Costs, benefits and uptake of trailer fuel-saving devices An examination of Canada’s on-road freight sector

Publication - March 11, 2021 - By Maddy Ewing

Over the past 10 years, regulations and the emergence of fuel-efficient technologies have played an important role in reducing the greenhouse gas emissions of new gasoline and diesel on-road heavy-duty trucks (such as highway tractors, buses and dump trucks) in the United States and Canada. 

To improve fuel efficiency, trucking fleets across Canada are outfitting their trailers with fuel-saving devices, such as aerodynamic add-ons or low rolling resistance tires. These devices help improve fuel efficiency by reducing drag and rolling resistance, or by reducing the amount of weight that a tractor needs to pull. They are among the many ways to decarbonize the freight sector, in particular the heavy-duty trucking sector, alongside efforts to reduce freight trips, the shift toward low- and zero-emission vehicles, and government policies such as the Clean Fuel Standard and the Heavy-Duty Vehicle and Engine Greenhouse Gas Emission Regulations. 

But how widely are fuel-saving devices adopted in the Canadian trucking industry? And what is needed to encourage greater adoption in the future? 

A recent study, conducted by the Pembina Institute between October 2020 and January 2021, sets out to uncover the current rates of adoption of trailer fuel-saving devices in Canada, their various costs and benefits, and determine trends in rates of adoption across different segments of Canada’s on-road freight sector (e.g. large vs small fleets, for-hire vs private fleets, etc.). 

This survey is the most comprehensive study on fuel-saving devices in the sector to date. Based on a series of stakeholder consultations with key actors from Canada’s trucking sector, including online surveys completed by 63 participants, two working group discussions, and three case studies, several key themes emerged, including an indication that adoption of most devices is low and that further supports are required to promote greater adoption of these devices in Canada.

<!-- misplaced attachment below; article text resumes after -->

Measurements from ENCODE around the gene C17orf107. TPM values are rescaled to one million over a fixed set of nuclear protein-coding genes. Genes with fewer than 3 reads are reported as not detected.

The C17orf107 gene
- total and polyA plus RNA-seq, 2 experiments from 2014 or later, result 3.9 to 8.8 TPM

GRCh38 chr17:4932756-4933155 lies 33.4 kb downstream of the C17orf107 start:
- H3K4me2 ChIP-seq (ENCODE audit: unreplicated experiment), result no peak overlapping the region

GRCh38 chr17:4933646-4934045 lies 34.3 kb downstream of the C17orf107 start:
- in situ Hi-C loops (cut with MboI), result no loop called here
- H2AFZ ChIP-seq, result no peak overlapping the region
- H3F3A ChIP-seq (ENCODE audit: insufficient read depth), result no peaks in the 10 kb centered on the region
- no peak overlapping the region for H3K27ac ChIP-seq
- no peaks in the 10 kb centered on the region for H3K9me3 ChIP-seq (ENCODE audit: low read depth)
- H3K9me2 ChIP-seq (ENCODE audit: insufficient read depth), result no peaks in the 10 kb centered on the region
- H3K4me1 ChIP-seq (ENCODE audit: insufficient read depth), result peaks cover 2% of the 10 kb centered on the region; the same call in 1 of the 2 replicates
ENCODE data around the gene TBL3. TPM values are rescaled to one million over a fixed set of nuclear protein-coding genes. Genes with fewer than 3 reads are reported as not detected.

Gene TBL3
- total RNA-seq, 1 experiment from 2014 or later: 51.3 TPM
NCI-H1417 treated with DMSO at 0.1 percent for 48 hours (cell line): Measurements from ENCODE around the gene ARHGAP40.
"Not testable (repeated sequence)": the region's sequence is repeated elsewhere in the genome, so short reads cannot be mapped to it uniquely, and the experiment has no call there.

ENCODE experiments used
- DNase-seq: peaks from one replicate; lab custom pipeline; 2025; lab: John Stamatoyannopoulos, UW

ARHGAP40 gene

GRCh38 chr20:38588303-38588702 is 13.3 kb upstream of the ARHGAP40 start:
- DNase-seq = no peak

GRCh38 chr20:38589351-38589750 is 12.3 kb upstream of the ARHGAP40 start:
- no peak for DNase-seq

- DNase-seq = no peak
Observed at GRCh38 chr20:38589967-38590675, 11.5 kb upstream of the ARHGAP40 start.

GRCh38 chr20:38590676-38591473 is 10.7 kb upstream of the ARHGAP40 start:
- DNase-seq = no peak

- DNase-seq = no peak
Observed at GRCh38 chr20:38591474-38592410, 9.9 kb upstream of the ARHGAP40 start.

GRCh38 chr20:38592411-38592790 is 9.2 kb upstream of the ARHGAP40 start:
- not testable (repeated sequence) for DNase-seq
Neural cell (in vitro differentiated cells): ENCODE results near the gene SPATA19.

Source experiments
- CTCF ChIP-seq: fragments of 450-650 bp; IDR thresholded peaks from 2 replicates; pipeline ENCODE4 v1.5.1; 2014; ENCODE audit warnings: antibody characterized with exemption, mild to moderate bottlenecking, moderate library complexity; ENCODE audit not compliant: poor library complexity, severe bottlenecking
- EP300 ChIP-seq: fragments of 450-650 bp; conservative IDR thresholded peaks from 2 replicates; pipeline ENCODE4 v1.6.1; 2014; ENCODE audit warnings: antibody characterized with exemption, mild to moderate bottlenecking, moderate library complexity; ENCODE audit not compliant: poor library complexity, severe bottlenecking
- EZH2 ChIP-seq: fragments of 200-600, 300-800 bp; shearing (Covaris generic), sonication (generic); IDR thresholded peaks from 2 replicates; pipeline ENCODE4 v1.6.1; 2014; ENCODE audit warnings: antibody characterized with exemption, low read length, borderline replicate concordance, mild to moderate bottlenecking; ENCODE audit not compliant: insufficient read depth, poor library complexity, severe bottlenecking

1. Adoption of most fuel-saving devices is low among Canadian heavy-duty vehicle (HDV) fleets. Nearly three-quarters of survey respondents have not installed underbody fairings, rear fairings, wide base single tires or gap reducers on any of their trailers. Although low rolling resistance dual tires and side skirts are shown to be effective interventions, 25 per cent of respondents have not used them. Approximately half of survey respondents have not installed tire pressure monitoring or automatic inflation systems. 
  2. A few key devices continue to dominate the trailer fuel-saving device market in Canada. When fleet operators do choose to integrate devices into their operations, low rolling resistance dual tires and side skirts continue to be two of the most widely adopted trailer fuel-saving devices among trucking fleets in Canada. While not often included in previous studies on trailer fuel-saving devices, lightweight components were also identified as one of the most popular technologies. 
  3. Long-haul fleets exhibit higher rates of adoption of trailer fuel-saving devices than regional-haul fleets. With long-haul fleets typically covering greater distances at highway speeds and consuming more fuel in comparison to regional-haul fleets, the benefit of these devices, such as a reduction in fuel costs, is greater. 
  4. Fleets with trailer fuel-saving devices commonly report fuel savings of 1-2%. Only a small percentage of fleets surveyed reported fuel savings above 5% for any of the trailer fuel-saving devices. Fleet operators noted in the working group meetings, however, that assigning fuel savings can be challenging, as it can be difficult to isolate individual impacts when multiple devices are used. 
  5. The payback period of fuel-saving devices for trailers is highly variable. The diversity of Canada’s trucking sector means that there are significant variations in operations and inevitably a range in payback periods. For example, a fleet that travels longer distances may see a relatively fast return on investment due to greater amounts of fuel consumed over a short period of time. 
  6. Complementary financial and non-financial supports are required to promote greater adoption of fuel-saving devices for trailers in Canada. To complement GHG emission standards, fleet operators continue to express the need for government funding support to reduce the payback period of certain devices, improved accessibility of credible and applicable information and real-world testing of the efficacy of fuel saving devices under Canadian conditions.    


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